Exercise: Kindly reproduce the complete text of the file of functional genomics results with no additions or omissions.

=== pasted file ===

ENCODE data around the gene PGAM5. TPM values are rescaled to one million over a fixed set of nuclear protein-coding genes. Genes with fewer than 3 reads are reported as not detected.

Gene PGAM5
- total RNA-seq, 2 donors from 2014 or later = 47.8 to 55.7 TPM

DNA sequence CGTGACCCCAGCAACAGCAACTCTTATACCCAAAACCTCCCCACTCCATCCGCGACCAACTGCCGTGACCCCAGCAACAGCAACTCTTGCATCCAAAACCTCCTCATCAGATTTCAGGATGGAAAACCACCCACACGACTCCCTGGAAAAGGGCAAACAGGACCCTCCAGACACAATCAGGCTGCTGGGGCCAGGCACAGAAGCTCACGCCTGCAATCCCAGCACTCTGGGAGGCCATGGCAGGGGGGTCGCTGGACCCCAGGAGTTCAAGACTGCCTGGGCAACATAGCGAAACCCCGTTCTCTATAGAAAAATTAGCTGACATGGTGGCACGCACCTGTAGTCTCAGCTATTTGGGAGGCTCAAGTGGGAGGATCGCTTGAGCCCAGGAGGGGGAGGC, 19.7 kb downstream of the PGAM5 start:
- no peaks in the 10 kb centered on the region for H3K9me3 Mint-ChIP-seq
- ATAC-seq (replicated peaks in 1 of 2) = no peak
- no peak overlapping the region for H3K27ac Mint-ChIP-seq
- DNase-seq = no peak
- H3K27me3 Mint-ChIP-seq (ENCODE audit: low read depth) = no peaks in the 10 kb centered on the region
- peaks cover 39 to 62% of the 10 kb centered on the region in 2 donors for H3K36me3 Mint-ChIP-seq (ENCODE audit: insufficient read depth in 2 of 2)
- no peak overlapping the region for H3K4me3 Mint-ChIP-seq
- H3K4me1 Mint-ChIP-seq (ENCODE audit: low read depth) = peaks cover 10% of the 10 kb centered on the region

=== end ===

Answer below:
ENCODE data around the gene PGAM5. TPM values are rescaled to one million over a fixed set of nuclear protein-coding genes. Genes with fewer than 3 reads are reported as not detected.

Gene PGAM5
- total RNA-seq, 2 donors from 2014 or later = 47.8 to 55.7 TPM

DNA sequence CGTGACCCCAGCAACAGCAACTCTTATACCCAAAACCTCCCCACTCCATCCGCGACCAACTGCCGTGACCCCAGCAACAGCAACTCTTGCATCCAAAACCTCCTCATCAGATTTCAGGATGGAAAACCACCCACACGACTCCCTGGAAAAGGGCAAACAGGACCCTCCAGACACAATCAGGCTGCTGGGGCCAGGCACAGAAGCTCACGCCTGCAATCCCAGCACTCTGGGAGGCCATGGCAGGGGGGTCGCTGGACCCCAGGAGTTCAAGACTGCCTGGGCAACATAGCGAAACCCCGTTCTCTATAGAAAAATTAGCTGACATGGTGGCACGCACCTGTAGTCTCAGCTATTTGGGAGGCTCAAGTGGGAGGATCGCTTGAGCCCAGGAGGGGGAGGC, 19.7 kb downstream of the PGAM5 start:
- no peaks in the 10 kb centered on the region for H3K9me3 Mint-ChIP-seq
- ATAC-seq (replicated peaks in 1 of 2) = no peak
- no peak overlapping the region for H3K27ac Mint-ChIP-seq
- DNase-seq = no peak
- H3K27me3 Mint-ChIP-seq (ENCODE audit: low read depth) = no peaks in the 10 kb centered on the region
- peaks cover 39 to 62% of the 10 kb centered on the region in 2 donors for H3K36me3 Mint-ChIP-seq (ENCODE audit: insufficient read depth in 2 of 2)
- no peak overlapping the region for H3K4me3 Mint-ChIP-seq
- H3K4me1 Mint-ChIP-seq (ENCODE audit: low read depth) = peaks cover 10% of the 10 kb centered on the region